Winter-Spring 2017 Projects
Visit this page in Spring 2017 for updates on the teams’ work!
Environmental Education Projects
Restoring Connections 2017
This team will get out onto the trails at Mt. Pisgah Arboretum with elementary school children to help them cultivate a lasting, personal connection to nature, based on reciprocity and respect. They will develop and implement a field –based curricula for kinder, first and second graders. Activities will focus on “Coyote mentoring” methods such as sit spots and journaling, with a focus on native flora, fauna, and natural history. Their mission is develop their sense of awe, respect and responsibility to be good stewards. They will gain experience in program planning, as well as the development and implementation of hands-on learning experiences that are both scientifically sound and age-appropriate. They’ll be working in partnership with Mt. Pisgah Arboretum and Adams Elementary School.
Canopy Connections 2017
The Pacific Northwest is home to some magnificent old-growth forests. Unfortunately, many local children have never had the opportunity to explore this enchanting ecosystem first-hand. In response, the Canopy Connections Team will develop and facilitate a unique field trip experience — one that gives middle-schoolers an opportunity to climb into the canopy of an old-growth forest and explore the understory! The team will visit classrooms in April, and lead full day field trips every Thursday and Friday in the month of May. They’ll be working in partnership with the H.J. Andrews Experimental Forest and the Pacific Tree Climbing Institute.
School Garden Project
This team will join School Garden Project staff at local schools to provide standards-based science instruction through garden-based learning. In other words, they’ll get to play in the dirt with third graders while getting them exciting about science and gardening! In today’s world of increasing obesity, and lack of connection to nature, this team will help nurture children to “grow up to become healthy adults who eat their fruits and vegetables, know the basics of growing food, and contribute to a thriving community.”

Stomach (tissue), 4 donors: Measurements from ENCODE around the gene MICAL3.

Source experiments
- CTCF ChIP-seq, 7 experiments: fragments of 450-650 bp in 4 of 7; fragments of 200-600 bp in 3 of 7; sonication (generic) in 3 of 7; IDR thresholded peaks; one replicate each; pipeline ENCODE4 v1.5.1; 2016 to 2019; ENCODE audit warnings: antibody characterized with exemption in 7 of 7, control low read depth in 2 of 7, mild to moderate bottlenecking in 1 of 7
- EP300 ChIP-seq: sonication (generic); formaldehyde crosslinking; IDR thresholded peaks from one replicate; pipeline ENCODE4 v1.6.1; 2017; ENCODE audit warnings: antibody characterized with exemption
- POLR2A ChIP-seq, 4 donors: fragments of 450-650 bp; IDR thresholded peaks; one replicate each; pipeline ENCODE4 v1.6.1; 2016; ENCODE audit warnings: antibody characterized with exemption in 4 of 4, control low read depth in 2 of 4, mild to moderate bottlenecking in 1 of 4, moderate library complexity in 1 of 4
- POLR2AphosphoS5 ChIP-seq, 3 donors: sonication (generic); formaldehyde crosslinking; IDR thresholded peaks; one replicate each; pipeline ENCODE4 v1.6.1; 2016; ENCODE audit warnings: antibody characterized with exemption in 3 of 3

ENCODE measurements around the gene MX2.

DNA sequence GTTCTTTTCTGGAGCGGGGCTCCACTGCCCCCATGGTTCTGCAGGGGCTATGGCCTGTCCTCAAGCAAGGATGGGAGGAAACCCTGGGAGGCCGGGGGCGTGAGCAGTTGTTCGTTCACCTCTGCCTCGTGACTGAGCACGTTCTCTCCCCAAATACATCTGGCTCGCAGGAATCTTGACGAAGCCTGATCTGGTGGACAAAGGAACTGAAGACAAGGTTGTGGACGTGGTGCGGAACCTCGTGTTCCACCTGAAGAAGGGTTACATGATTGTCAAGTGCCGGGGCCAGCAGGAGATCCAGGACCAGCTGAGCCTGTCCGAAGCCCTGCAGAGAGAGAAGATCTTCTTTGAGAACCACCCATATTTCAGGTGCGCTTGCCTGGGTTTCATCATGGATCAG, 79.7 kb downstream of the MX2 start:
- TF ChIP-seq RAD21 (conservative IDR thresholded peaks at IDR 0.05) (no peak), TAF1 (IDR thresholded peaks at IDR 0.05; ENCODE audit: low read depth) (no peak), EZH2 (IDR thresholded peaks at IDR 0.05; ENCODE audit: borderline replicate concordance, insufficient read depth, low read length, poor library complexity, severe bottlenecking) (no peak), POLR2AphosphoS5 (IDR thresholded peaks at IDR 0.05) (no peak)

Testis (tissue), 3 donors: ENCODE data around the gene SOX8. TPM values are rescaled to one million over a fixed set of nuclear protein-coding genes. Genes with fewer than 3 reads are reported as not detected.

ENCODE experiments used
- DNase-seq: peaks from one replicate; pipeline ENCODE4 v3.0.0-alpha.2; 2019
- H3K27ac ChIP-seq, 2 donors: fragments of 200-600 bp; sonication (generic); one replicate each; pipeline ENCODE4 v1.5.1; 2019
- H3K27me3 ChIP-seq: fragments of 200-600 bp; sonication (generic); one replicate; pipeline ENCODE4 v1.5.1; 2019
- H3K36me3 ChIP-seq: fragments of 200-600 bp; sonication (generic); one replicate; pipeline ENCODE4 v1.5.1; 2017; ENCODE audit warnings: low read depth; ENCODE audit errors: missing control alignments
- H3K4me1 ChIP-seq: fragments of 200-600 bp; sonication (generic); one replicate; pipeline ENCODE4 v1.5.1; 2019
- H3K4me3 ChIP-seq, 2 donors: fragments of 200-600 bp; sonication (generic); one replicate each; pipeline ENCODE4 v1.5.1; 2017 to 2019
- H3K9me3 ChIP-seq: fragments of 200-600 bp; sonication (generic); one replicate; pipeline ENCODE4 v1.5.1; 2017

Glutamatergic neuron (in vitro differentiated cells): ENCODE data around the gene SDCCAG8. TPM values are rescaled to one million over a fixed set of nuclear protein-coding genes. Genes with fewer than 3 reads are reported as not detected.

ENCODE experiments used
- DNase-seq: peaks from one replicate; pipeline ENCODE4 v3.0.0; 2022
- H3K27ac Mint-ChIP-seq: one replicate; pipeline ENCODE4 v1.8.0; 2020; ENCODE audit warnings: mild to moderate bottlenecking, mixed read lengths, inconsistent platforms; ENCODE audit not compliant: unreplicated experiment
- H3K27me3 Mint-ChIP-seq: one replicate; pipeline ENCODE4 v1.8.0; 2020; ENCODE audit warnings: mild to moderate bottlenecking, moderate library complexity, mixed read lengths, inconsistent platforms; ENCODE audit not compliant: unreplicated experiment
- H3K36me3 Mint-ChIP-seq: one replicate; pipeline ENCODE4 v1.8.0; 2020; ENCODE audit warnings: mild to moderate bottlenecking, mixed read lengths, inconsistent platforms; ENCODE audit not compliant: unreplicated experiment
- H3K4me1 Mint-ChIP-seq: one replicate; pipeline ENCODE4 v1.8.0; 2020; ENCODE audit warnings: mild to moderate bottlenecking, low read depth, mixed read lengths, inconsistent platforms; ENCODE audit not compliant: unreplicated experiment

Conservation Science In Action Projects
Climate and Phenology 2017
Climate change poses unknown but significant challenges to restoration practioners and conservation biologists. This team will assist with critical ecological research needed to conserve, manage and restore prairie habitats at a local to regional scale in the face of climate change. Under the umbrella of a comprehensive multi-university research project led by UO’s Bridgham Lab, ELP students will collect, analyze and disseminate phenological (timing of flowering and seed set) data in experimental climate change plots. The ELP will also broaden the impact of the research by sharing it through public presentations and a website that explains the scientific understanding of large-scale effects of climate change on the phenology and spatial distribution of plants. The students will learn about research methods, as well as plant identification and ecology.
Stream Stewardship 2017
Restoration of streamside vegetation improves water quality and benefits fish, wildlife and people. Enhancing in-stream habitat is important for endangered bull trout, salmon and other aquatic species. In partnership with the McKenzie Watershed Council and U.S. Forest Service, the Stream Stewardship Team will assist with data collection at two sites within the McKenzie watershed. They will learn about upland and aquatic restoration techniques and challenges, as well as how to identify local native and non-native plant species and evaluate in-stream habitat.
Riparian Restoration 2017
Whitewater Ranch is a sustainably-managed Christmas tree farm, diversified with forestry, blueberry and row crop plantings. The mission of the ranch is to provide quality agricultural products grown “with respect to the land and animals around them.” Since 2014, ELP teams have been improving conditions for Goose Creek with the overall goals of providing shade for the stream and habitat for pollinators within the context of a working farm. Past teams have created a management plan, installed and maintained riparian plantings, and monitored plants and animals. In 2017, this team will continue that work and get involved in a larger-scale riparian planting project at Goose Creek in collaboration with McKenzie Watershed Council. They will learn about restoration techniques and challenges, as well as monitoring methods.